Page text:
Our decision to leave the UK and move abroad was, as it is for any family, a big balancing act of assumed costs and benefits. Yes! We could have more space and access to the wilderness. And no! We would miss our family terribly. And so on.
And I might surprise, offend or amuse you when I say that the issue of schooling our 4 children was partly what tipped us over the edge.
In particular, the notion that school attendance levels are a foundational predictor of success such that they can be reasonably enforced over and above a parent’s right to make decisions about their family.
As an aside: last year, my then-5 year old had chicken pox, and missed some school. His attendance was recorded as 89% for the term. (Less than the attendance rate of the guy who just lost out at the Supreme Court trying to argue that 92% meant regular attendance, for sure.)
But anyway, this sub-90% rating meant that at the end of the term my then-5 year old, meeting all the government targets, brought home a letter with him from school to deliver to me.
‘What’s the letter about, mum?’ he asked, bright eyed; ‘not everyone got one!’.
I wasn’t sure how to explain that it was our local education authority writing to confirm his attendance rate was a concern, and that perhaps I should be in touch with the school to see if they could help me improve his attendance for his future chances of educational (life?) success.
This national fetishisation of attendance is ridiculous. And humiliating, given our average-to-poor worldwide educational ranking.This specific piece of legislation though, that parents cannot decide when to take their children on holiday, is particularly awful. And I say this confidently, because of one obscene and glaring fact that has been glossed over in most reports about one father’s mission to challenge the current system of being fined for taking his child on a family holiday during term time.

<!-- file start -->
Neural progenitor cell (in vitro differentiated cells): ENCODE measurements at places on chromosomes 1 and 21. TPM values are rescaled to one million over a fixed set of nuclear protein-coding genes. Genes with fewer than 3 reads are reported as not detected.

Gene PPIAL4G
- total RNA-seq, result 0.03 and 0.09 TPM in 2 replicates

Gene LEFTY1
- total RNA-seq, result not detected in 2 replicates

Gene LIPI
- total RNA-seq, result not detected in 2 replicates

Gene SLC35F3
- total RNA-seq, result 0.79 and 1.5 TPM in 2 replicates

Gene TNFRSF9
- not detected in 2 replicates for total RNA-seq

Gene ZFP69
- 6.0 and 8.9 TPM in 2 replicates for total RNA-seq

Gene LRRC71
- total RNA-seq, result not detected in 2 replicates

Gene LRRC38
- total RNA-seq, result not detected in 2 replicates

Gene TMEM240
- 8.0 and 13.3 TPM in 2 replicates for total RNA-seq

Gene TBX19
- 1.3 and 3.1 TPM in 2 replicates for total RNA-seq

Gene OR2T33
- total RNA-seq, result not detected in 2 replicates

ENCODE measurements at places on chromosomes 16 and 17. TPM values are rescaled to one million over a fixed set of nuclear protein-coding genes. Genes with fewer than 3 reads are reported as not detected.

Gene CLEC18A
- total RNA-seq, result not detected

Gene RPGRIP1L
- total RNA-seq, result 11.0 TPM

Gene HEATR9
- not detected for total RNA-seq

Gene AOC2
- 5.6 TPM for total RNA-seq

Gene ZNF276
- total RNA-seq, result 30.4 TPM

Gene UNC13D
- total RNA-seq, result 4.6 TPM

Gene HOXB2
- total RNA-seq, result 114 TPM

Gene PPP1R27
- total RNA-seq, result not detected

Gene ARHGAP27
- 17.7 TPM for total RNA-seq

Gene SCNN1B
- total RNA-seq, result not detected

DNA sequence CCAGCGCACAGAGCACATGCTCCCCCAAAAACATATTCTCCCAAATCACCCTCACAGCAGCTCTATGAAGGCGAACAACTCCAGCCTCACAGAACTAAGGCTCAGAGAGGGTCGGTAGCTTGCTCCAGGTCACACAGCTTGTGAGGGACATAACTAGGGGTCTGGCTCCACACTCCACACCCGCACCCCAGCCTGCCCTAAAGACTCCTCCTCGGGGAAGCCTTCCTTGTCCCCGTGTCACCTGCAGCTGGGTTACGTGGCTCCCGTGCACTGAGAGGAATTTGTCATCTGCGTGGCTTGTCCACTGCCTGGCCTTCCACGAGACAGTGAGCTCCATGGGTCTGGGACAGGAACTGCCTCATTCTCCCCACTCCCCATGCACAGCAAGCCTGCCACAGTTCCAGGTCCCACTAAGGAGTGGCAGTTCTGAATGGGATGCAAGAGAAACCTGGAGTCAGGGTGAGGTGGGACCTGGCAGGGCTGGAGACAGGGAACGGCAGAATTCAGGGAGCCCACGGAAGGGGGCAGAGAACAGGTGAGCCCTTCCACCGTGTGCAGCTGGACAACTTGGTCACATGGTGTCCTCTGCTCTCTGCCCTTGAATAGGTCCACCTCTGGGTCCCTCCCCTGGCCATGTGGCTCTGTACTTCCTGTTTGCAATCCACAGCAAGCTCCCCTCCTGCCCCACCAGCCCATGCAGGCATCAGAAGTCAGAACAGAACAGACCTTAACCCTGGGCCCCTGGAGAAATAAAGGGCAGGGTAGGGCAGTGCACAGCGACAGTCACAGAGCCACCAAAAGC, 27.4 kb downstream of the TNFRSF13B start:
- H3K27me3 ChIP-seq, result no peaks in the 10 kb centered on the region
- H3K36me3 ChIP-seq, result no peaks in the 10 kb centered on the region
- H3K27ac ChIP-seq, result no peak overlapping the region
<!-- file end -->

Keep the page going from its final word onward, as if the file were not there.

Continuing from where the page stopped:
Namely: the rule that prevents families from spending time together and making decisions about when they would like to travel / when they can afford to travel – that rule doesn’t apply to children in private education.
That is to say – ignoring all the myriad ways in which wealthy children enjoy privilege: if you are rich enough, you can take your child out of school whenever you feel it is appropriate, without retribution.
The rest of the population is incarcerated in school during term time, and their families have no autonomy in deciding whether their child would benefit from some time as a family, perhaps exploring the world.
This clear two-tiered impact of the legislation makes me angry.
The legislation itself makes me angry, too: since when did we interpret evidence so poorly?
The current interpretation is, ostensibly; higher attendance rates are linked to successful educational outcomes. Therefore, parents cannot make a choice about when absence from school might be appropriate.
This makes no sense, logically speaking.
Not to mention: what happened to our basic right, enshrined in the Human Rights act, to a private and family life? And how does my child’s right to education trump our right to a family life?
The root of the problem remains, though, that if you are wealthy enough then this legislation doesn’t affect you, because rich families are protected in 3 ways –
1. They can afford the increased fares during school holiday periods,
2. They can afford to pay a fine if they do decide to holiday in term time, and
3. They can attend a private school and holiday whenever they like.
The current legislation is unfair. It teaches our children that – unless you are wealthy enough – the government has more control over your life than your family.
Whatever your thoughts on whether it is a good idea to take your child out of school during term time – regardless of that, it is undeniable that this is legislation that disproportionately affects the poor. This is not a rule that rich families will lose any sleep over. And a rule that favours one income bracket over another is, we can safely conclude, pretty morally dubious.